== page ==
Tube notching template generator. Up to nine tubes.

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subnoize

Well-Known Member
Joined
Jul 31, 2013
Messages
126
Location
Atlanta, GA
Cool tool.

The problem I found generating my own patterns from CAD was the frame sitting in front of you is rarely as perfect as the CAD drawing is. Which is exactly the thrill of hand building a plane. Your plane is very unique no matter how hard you try.

That is where the piece of paper wrapped around the tube and cut to fit comes in. If you have tons of money to blow OR you intend to build more than one, Pipemaster.

I personally like PipeMaster and a set of Wiss aviation snips. All you need after that is a pipe cutter and a nice air powered drill with a few bits. If you are still in the mood to buy after that you can't go wrong with a V-Drill portable guide.




 

JoeMartin

Well-Known Member
Joined
Aug 14, 2019
Messages
47
Location
South Dakota
Cool tool.

The problem I found generating my own patterns from CAD was the frame sitting in front of you is rarely as perfect as the CAD drawing is. Which is exactly the thrill of hand building a plane. Your plane is very unique no matter how hard you try.

That is where the piece of paper wrapped around the tube and cut to fit comes in. If you have tons of money to blow OR you intend to build more than one, Pipemaster.

I personally like PipeMaster and a set of Wiss aviation snips. All you need after that is a pipe cutter and a nice air powered drill with a few bits. If you are still in the mood to buy after that you can't go wrong with a V-Drill portable guide.




How did you use the pipemaster? Can't use it while the tubes are laying in the jig with the plastic band. Did you use it like the videos I saw using two small scrap pieces on each end, raise the fuselage, get the profile and go from there?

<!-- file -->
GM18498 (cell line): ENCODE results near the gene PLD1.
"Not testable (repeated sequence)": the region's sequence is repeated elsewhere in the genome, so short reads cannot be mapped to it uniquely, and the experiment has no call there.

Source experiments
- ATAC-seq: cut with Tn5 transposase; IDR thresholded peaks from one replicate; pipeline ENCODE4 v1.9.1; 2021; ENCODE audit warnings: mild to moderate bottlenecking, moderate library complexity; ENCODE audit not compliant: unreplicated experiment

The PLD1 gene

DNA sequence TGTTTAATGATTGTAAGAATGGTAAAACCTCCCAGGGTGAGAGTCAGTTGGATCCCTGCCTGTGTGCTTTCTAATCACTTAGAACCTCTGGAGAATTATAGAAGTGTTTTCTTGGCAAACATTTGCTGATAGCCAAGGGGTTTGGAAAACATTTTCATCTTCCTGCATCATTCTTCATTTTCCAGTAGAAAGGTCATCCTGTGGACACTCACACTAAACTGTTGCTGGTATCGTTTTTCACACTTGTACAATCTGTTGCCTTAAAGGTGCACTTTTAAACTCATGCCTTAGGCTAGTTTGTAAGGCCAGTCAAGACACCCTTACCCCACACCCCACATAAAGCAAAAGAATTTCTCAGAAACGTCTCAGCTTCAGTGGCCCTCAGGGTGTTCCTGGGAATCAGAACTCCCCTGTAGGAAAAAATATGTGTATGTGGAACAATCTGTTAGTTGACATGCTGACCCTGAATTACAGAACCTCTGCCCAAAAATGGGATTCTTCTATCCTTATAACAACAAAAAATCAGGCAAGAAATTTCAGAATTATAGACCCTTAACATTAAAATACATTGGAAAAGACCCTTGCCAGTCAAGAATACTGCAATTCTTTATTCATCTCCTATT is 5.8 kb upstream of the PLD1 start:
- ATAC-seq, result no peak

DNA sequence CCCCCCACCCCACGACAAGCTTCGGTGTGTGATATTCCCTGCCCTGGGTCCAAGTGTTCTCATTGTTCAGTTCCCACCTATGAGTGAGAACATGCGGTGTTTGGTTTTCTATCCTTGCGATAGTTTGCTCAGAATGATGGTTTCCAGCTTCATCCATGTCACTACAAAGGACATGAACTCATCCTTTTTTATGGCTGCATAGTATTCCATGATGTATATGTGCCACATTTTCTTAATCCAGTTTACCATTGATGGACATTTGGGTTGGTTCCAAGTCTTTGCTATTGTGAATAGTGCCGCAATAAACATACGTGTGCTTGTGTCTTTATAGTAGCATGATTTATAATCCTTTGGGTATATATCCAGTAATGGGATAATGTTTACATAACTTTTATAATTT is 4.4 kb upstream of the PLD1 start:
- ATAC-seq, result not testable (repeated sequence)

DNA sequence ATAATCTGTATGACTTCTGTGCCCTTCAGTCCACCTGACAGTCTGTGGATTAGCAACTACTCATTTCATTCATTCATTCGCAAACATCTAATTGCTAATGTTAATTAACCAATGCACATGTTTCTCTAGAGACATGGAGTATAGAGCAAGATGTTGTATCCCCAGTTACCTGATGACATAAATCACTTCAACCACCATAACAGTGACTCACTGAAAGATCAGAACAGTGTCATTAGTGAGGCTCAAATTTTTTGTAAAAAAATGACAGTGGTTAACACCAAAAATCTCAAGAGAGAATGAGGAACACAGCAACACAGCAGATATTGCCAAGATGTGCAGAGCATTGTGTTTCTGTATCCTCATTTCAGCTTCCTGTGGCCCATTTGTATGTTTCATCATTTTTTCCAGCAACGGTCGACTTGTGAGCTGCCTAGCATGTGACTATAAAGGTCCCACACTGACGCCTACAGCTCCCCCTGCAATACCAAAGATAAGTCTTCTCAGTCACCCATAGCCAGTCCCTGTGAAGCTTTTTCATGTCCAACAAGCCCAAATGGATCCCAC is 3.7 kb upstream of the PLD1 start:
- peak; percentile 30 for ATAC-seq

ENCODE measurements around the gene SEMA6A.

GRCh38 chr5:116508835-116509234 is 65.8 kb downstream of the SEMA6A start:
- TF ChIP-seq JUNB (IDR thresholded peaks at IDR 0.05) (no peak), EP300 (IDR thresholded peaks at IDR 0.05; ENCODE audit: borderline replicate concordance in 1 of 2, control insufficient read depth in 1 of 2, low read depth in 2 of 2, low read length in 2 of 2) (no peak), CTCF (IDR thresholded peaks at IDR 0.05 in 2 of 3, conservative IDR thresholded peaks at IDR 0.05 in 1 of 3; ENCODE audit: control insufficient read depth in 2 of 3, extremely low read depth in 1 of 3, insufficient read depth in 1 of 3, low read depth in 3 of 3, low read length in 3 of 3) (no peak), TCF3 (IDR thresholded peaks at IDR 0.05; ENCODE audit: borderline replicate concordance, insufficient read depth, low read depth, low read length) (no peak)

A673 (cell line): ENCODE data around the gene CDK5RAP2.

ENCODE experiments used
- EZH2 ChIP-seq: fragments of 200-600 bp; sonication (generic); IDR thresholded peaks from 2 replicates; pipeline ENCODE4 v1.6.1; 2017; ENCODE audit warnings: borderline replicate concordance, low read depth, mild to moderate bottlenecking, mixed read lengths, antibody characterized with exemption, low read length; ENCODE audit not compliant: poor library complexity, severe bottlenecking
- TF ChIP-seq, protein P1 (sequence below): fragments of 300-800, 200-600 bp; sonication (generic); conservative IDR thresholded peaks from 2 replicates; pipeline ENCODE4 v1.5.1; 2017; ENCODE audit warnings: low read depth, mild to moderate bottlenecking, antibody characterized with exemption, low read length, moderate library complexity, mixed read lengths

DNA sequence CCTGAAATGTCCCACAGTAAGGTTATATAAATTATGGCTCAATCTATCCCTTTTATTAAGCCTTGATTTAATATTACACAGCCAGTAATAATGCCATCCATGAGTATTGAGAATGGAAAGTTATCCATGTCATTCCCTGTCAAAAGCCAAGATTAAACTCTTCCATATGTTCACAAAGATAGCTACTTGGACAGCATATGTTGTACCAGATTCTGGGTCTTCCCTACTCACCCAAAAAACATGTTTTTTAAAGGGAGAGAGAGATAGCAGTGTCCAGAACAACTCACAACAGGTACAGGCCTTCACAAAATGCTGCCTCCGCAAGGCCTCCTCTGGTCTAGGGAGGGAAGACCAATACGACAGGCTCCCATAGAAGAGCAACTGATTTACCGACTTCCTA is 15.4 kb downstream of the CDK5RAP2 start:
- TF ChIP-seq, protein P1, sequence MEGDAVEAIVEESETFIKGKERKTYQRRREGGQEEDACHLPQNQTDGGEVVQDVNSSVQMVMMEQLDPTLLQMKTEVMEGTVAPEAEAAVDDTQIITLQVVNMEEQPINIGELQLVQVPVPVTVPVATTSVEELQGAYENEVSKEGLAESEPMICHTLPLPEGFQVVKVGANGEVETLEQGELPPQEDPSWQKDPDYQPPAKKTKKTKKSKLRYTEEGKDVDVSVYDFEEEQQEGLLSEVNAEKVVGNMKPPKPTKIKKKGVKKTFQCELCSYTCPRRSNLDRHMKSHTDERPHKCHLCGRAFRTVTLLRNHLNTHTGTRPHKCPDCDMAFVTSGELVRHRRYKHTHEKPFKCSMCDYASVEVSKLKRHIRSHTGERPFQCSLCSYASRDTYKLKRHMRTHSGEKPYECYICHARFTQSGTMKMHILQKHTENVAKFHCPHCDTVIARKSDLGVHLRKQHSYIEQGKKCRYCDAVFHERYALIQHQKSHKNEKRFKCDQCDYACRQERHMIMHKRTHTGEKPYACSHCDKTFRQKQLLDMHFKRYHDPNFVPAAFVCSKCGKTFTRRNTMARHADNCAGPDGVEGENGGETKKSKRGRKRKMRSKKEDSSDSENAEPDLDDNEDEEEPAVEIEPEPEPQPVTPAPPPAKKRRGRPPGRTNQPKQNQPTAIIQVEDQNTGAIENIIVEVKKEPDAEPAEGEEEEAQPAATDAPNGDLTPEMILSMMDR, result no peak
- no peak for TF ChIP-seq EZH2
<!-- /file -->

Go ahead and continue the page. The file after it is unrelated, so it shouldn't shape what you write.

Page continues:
subnoize

Well-Known Member
Joined
Jul 31, 2013
Messages
126
Location
Atlanta, GA
How did you use the pipemaster? Can't use it while the tubes are laying in the jig with the plastic band. Did you use it like the videos I saw using two small scrap pieces on each end, raise the fuselage, get the profile and go from there?
My jigs are elevated considerably to what would be normally called for in Sonerai construction. In hard to reach places I use wood dowels and approximate the angle, give a little extra so I can work the tube into place. I never use a grinder, just the snips.

I think the one thing that has changed for me is desire for "perfect fit." The "perfect fit" disappears in a flash of light the moment you turn on the heat. Its like grinding the tube to fit and having these razor sharp edges that burn off the second you turn on the heat. How long did it take you to get that fit? All that work is gone now. Then the tube starts moving as it heats! Argh!

I spent some time watching mass production shops and how they work. The old Piper and actually most shops back in the day had templates. The template was a thicker tube that fit over the tube you wanted to cope. Then you used a large floor mounted nibbler with a rounded die. What was produced was straight edged and "close enough."

 

jdawg1975

Active Member
Joined
Jan 19, 2016
Messages
26
Location
South Florida
My jigs are elevated considerably to what would be normally called for in Sonerai construction. In hard to reach places I use wood dowels and approximate the angle, give a little extra so I can work the tube into place. I never use a grinder, just the snips.

I think the one thing that has changed for me is desire for "perfect fit." The "perfect fit" disappears in a flash of light the moment you turn on the heat. Its like grinding the tube to fit and having these razor sharp edges that burn off the second you turn on the heat. How long did it take you to get that fit? All that work is gone now. Then the tube starts moving as it heats! Argh!

I spent some time watching mass production shops and how they work. The old Piper and actually most shops back in the day had templates. The template was a thicker tube that fit over the tube you wanted to cope. Then you used a large floor mounted nibbler with a rounded die. What was produced was straight edged and "close enough."

The new piper does still, I work there in Vero Beach Florida in the machine shop.In my shop we still use fixtures from the 60s for the Cherokee.Weld shop is the same
 

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